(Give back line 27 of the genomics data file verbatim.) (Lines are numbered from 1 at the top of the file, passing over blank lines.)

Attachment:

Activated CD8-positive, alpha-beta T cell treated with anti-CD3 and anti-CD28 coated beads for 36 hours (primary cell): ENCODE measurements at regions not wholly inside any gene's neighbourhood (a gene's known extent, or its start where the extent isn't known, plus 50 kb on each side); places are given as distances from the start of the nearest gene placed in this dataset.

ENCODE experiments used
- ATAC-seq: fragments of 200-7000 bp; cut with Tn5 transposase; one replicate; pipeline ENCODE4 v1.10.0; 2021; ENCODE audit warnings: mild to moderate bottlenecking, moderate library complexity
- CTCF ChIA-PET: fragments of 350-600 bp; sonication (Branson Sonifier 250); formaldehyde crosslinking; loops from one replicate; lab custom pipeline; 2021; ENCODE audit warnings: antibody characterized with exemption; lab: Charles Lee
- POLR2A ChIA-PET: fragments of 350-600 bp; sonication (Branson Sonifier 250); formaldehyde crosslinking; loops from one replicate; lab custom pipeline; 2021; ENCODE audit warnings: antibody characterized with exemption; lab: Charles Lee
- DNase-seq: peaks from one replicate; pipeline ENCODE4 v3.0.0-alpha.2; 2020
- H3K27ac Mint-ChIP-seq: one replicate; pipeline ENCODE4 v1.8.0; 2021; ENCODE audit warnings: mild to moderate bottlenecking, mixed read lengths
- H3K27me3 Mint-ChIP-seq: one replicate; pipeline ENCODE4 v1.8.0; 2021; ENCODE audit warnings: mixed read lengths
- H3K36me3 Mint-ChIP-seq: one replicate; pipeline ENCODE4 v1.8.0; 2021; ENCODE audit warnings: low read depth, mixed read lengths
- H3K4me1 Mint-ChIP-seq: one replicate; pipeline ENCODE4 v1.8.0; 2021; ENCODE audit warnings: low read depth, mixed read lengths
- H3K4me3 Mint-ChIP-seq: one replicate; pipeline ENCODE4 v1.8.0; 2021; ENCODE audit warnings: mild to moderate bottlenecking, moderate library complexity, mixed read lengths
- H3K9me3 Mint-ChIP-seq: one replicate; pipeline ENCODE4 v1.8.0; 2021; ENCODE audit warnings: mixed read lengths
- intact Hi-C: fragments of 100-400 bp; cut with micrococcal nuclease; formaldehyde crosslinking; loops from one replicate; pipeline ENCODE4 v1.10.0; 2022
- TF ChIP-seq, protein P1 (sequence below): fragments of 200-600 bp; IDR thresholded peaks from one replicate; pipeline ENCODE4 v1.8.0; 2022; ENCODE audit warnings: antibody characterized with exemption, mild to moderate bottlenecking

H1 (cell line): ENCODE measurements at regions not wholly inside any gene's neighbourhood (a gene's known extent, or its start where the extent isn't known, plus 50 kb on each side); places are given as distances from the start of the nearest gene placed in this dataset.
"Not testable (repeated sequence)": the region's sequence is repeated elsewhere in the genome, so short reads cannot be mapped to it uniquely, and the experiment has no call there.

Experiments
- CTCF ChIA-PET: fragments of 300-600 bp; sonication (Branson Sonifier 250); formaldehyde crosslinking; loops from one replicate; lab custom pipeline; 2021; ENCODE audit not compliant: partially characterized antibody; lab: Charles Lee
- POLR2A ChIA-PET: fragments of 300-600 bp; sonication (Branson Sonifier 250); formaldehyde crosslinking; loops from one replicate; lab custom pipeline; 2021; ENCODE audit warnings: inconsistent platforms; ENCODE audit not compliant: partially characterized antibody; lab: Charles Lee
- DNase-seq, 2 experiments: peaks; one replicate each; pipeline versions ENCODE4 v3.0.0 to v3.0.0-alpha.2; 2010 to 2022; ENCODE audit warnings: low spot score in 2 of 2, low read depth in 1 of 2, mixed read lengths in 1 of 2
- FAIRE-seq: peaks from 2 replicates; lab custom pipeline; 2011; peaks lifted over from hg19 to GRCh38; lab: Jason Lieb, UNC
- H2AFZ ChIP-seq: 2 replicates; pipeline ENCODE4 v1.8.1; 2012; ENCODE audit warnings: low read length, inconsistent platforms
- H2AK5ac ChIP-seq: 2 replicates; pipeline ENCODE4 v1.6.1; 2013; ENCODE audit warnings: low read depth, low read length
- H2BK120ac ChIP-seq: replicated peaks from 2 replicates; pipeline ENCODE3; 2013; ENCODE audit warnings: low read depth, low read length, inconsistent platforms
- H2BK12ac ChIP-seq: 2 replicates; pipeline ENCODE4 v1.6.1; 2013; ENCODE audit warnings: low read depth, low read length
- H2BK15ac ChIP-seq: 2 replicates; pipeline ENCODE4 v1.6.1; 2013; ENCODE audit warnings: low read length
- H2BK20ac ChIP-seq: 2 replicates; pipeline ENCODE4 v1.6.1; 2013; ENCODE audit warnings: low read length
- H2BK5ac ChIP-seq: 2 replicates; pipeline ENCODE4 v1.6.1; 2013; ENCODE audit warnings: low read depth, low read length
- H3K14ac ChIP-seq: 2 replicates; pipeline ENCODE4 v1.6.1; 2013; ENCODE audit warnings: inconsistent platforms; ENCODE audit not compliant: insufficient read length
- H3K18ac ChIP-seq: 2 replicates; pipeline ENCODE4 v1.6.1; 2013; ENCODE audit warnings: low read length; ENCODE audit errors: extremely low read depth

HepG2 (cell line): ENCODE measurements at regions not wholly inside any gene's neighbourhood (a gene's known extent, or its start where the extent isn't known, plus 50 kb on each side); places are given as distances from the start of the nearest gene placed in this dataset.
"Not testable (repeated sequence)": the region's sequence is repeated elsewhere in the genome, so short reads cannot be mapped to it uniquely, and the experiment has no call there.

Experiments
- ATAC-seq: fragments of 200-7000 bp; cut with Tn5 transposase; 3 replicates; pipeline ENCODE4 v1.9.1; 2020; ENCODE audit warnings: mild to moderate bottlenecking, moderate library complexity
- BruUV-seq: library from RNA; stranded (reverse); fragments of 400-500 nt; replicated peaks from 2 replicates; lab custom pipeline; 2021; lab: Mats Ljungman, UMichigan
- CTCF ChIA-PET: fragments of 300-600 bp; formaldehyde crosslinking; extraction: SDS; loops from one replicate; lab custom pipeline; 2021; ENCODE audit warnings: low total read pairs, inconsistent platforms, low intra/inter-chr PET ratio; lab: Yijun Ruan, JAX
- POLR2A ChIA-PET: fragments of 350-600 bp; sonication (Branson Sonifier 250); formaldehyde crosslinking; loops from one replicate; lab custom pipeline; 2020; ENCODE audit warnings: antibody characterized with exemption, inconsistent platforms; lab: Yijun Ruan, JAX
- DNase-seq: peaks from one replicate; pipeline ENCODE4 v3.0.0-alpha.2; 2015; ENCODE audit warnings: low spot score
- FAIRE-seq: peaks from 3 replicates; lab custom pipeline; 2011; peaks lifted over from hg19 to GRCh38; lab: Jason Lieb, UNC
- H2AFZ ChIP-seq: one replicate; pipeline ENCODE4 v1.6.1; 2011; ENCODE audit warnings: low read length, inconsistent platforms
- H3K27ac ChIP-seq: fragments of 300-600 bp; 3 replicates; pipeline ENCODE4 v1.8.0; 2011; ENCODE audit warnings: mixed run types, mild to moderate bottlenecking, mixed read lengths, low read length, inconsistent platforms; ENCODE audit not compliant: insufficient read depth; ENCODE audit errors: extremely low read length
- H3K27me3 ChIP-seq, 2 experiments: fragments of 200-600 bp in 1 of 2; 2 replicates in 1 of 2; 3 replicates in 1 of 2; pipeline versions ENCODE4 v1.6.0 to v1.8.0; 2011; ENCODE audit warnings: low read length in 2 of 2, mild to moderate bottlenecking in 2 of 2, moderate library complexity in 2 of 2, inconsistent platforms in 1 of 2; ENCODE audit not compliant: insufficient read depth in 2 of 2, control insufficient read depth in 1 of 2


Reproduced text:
- H2BK20ac ChIP-seq: 2 replicates; pipeline ENCODE4 v1.6.1; 2013; ENCODE audit warnings: low read length